Fixed pricing is key to allow customers to anticipate expenses, compare providers and make it transparent what they are actually paying for. Currently, in legal services, people struggle to choose a provider and market competition feels lacking. Consequently, most people do not believe that professional legal advice is worth the money or at all affordable5,. Luckily, there are providers out there already that seek to make digital, unbundled and affordable legal services a reality like Rocket Lawyer or Legal Zoom.
Clearly, technology has a role to play in making justice accessible to more people in need and things are happening to accelerate this. HM Courts & Tribunals Service is investing £1 billion to reform its systems with the aim of bringing new technology and modern ways of working into the courtroom. The Ministry of Justice has created a £5 million innovation fund to promote new ways in which legal support and advice can be delivered remotely through digital means.
Similarly, Innovate UK has also launched a £20 million Next Generation Services fund to empower a whole range of services, including legal, with cutting edge digital technologies like AI and data analytics. Last but not least, the Solicitors Regulatory Authority has teamed up with Nesta Challenges to launch the Legal Access Challenge prize to see how a proactive regulatory approach can support innovation which makes legal services more accessible. The competition is incentivising innovative technology solutions that will help individuals and SMEs to better understand and resolve their legal problems.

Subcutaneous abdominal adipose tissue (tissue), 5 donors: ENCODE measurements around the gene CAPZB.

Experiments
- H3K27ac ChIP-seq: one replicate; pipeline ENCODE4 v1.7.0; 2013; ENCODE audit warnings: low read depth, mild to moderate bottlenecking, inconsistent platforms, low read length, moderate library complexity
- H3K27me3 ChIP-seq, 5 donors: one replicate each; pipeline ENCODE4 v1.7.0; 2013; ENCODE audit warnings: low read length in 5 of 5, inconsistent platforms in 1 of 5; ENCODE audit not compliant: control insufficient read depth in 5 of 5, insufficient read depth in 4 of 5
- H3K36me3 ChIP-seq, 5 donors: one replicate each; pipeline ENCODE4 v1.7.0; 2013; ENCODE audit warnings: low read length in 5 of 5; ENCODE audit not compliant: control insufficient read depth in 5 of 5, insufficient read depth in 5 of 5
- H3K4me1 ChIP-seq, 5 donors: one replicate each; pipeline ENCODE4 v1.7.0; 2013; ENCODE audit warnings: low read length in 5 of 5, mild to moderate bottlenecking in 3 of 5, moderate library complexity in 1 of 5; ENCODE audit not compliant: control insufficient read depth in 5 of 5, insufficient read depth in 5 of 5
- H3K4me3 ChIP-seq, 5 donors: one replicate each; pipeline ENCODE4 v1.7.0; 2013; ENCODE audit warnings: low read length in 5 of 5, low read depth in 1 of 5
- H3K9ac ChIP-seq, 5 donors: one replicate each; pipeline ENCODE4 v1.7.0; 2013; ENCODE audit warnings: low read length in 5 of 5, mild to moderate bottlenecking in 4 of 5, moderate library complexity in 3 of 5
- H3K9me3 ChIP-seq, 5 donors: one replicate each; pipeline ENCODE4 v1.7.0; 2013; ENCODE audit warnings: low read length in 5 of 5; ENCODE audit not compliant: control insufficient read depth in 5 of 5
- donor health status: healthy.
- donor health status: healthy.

Legal technology appears to be reaching a tipping point. Within years, we should expect more people to claim their rights and feel in control of their legal matters at the push of a button. Far from putting lawyers out of a job, the innovations in the sector will be an invaluable toolbox for legal practitioners, opening the sector to those who are at present excluded from the system altogether.